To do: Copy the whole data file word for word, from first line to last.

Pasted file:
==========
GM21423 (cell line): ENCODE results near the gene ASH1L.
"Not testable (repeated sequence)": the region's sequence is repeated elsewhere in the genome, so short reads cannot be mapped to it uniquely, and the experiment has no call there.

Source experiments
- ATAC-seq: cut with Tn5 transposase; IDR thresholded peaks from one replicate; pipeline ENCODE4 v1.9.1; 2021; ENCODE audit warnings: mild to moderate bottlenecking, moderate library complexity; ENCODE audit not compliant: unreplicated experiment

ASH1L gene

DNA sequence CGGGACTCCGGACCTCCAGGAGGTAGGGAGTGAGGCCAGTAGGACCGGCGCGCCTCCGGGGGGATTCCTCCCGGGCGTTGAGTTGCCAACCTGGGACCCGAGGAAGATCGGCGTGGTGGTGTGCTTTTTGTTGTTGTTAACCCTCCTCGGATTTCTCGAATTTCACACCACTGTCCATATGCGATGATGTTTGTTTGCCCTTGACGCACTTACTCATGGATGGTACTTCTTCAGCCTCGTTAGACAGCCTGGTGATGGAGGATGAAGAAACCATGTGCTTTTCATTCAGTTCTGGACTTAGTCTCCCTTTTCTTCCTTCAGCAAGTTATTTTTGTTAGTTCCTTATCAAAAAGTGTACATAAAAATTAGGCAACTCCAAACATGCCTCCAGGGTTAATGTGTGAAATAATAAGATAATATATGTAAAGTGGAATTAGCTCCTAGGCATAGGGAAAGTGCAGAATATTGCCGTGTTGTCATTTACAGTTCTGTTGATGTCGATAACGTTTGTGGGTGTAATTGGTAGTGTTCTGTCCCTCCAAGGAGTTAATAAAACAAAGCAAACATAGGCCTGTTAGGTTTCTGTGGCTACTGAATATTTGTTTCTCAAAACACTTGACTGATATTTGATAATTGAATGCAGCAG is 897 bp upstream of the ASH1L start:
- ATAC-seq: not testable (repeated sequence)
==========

GM21423 (cell line): ENCODE results near the gene ASH1L.
"Not testable (repeated sequence)": the region's sequence is repeated elsewhere in the genome, so short reads cannot be mapped to it uniquely, and the experiment has no call there.

Source experiments
- ATAC-seq: cut with Tn5 transposase; IDR thresholded peaks from one replicate; pipeline ENCODE4 v1.9.1; 2021; ENCODE audit warnings: mild to moderate bottlenecking, moderate library complexity; ENCODE audit not compliant: unreplicated experiment

ASH1L gene

DNA sequence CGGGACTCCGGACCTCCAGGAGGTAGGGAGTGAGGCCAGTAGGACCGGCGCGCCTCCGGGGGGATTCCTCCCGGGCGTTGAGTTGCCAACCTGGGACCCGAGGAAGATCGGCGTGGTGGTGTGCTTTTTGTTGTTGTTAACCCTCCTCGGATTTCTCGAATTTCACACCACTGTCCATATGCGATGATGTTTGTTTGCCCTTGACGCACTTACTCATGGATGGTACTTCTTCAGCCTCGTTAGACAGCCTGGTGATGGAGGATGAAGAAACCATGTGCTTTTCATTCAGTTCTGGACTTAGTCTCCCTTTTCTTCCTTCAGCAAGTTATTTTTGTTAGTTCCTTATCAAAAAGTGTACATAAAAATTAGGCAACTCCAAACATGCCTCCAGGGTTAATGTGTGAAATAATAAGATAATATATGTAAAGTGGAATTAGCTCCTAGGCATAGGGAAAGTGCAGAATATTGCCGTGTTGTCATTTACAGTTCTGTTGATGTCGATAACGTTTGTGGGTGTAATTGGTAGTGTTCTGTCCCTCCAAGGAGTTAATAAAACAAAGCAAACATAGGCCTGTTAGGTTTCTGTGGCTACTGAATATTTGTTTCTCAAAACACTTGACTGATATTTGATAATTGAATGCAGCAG is 897 bp upstream of the ASH1L start:
- ATAC-seq: not testable (repeated sequence)